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Food Safety News

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European Union

EU has a ‘Tolerated’ Trade in Insects as a Protein Source

Plates of cooked insects

Earlier this year, Belgium’s Federal Agency for Safety of the Food Chain stated that insects for human consumption “appear to offer great potential” as an alternative protein source. The agency’s Scientific Committee went so far as to acknowledge that breeding and marketing insects is already being tolerated in some parts of the European Union without any… Continue Reading

European Union Expands COOL Requirements Beyond Beef


Almost a decade after the first country-of-origin labeling (COOL) of beef was required in Europe, no packaged unprocessed meat product may now be legally sold in any European Union member country without a label stating where the animal was reared and slaughtered. Europe’s new law, effective April 1, covers fresh, chilled and frozen meat from sheep, goats,… Continue Reading

EU Illness Report: Campylobacter Leveled Off, Listeria Increased


The number of Campylobacter cases has leveled off in Europe, while Listeriosis is still on the rise, according to a report by the European Food Safety Authority (EFSA) and the European Centre for Disease Prevention and Control (ECDC). The European Union Summary Report on Trends and Sources of Zoonoses, Zoonotic Agents and Food-borne Outbreaks in… Continue Reading

Belgium Takes a Serious Look at the Food Safety of Insects


Neither Belgium nor the European Union has any specific regulations regarding breeding and marketing insects for human consumption, but the trade is tolerated. And why not? Insects, according to the Scientific Committee of the (Belgium) Federal Agency for the Safety of the Food Chain, “offer great potential” as alternative sources of dietary protein. But what… Continue Reading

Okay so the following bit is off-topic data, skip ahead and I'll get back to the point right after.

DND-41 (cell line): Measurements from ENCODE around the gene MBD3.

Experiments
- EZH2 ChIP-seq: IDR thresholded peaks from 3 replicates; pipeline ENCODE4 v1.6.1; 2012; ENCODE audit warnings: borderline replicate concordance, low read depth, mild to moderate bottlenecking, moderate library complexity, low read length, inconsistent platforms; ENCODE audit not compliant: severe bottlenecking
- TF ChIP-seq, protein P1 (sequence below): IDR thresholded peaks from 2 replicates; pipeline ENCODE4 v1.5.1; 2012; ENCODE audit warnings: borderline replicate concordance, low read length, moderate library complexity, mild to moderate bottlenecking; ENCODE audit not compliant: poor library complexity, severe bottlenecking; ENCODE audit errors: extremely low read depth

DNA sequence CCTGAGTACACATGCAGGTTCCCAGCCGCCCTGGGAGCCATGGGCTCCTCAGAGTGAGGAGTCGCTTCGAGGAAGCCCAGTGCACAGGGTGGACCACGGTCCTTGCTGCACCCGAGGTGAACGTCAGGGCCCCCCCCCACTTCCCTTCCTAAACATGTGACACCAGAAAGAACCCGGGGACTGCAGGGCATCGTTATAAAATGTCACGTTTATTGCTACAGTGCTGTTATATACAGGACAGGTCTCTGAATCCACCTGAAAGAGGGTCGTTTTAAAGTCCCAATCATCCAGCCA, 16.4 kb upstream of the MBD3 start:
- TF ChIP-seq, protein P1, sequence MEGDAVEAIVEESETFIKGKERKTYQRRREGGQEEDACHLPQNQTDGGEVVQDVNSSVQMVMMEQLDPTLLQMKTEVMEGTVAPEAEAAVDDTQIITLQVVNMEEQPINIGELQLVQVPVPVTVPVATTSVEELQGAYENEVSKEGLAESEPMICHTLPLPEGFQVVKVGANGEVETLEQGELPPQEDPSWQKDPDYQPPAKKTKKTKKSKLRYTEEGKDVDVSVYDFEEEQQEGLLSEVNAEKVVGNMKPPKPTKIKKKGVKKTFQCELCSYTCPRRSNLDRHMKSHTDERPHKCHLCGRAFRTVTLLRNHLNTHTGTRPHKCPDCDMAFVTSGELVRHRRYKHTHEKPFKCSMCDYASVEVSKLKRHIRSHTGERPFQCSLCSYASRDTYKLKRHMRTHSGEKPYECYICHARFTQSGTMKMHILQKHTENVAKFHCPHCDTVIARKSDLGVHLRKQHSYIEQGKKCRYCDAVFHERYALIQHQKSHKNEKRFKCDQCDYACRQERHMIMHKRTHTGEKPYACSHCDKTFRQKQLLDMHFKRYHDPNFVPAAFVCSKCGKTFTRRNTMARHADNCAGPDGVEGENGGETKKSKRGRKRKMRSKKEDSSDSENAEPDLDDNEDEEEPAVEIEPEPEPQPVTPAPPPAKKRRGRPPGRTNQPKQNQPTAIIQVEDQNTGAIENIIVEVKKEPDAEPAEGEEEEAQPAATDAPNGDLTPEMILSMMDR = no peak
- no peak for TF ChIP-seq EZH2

China Joins List of Countries Restricting U.S. Poultry Imports Due to Avian Flu


On Tuesday, China joined a growing list of countries barring U.S. poultry imports after avian influenza was found in backyard chicken and guinea fowl flocks in Oregon and Washington. More than 30 countries have banned or restricted the import of poultry originating in one or both of those states. China and the 28 members of… Continue Reading

Confusion Greets New EU Food-Labeling Rules


New rules went into effect Dec. 13 throughout the European Union to help people avoid 14 allergens in food by requiring labels, providing information on food allergies and intolerance, and offering voluntary best practices on cross-contamination controls for pre-packed and loose food items. The new rules impact restaurants, bakeries, delis and grocery stores, among others…. Continue Reading

Analysis: 30 Percent of NZ Baby Food Contained Pesticide Residues


According to a recent analysis of a government study, New Zealand baby food contained nearly 800 times more pesticides than baby food in Europe. The analysis results and the perceived risks to New Zealand babies were presented Thursday to the parliament in Wellington by Dr. Meriel Watts of the Pesticide Action Network Aotearoa and Alison… Continue Reading

Europe’s Three Hepatitis A Outbreaks in 2013: What Can We Learn?


In the first half of 2013, Europe dealt with three simultaneous outbreaks from the hepatitis A virus. Knowing that at least two of those outbreaks were connected to frozen berries, Europe’s Centre for Disease Prevention and Control set out to describe what could be learned from those outbreaks in an article published in Eurosurveillance. Those… Continue Reading

Leaked Trade Deal Chapter Fails to Shed Much Light on Food Safety Concerns


Last week, the Institute for Agriculture and Trade Policy leaked a draft chapter of the Transatlantic Trade and Investment Partnership (T-TIP) currently being negotiated between the United States and the European Union. The chapter proposed by the European Commission in June concerns Sanitary and Phytosanitary (SPS) issues with food safety and animal and plant health. “This leaked… Continue Reading

Spokane Council Votes to Quit Using Neonicotinoids on City Property


The city council of Spokane, WA, voted Monday to discontinue government use of neonicotinoids, a controversial class of insecticides that have taken the brunt of the blame for colony collapse disorder, the phenomenon causing significant declines in honeybee populations. The vote comes on the heels of last week’s Presidential Memorandum establishing a federal task force… Continue Reading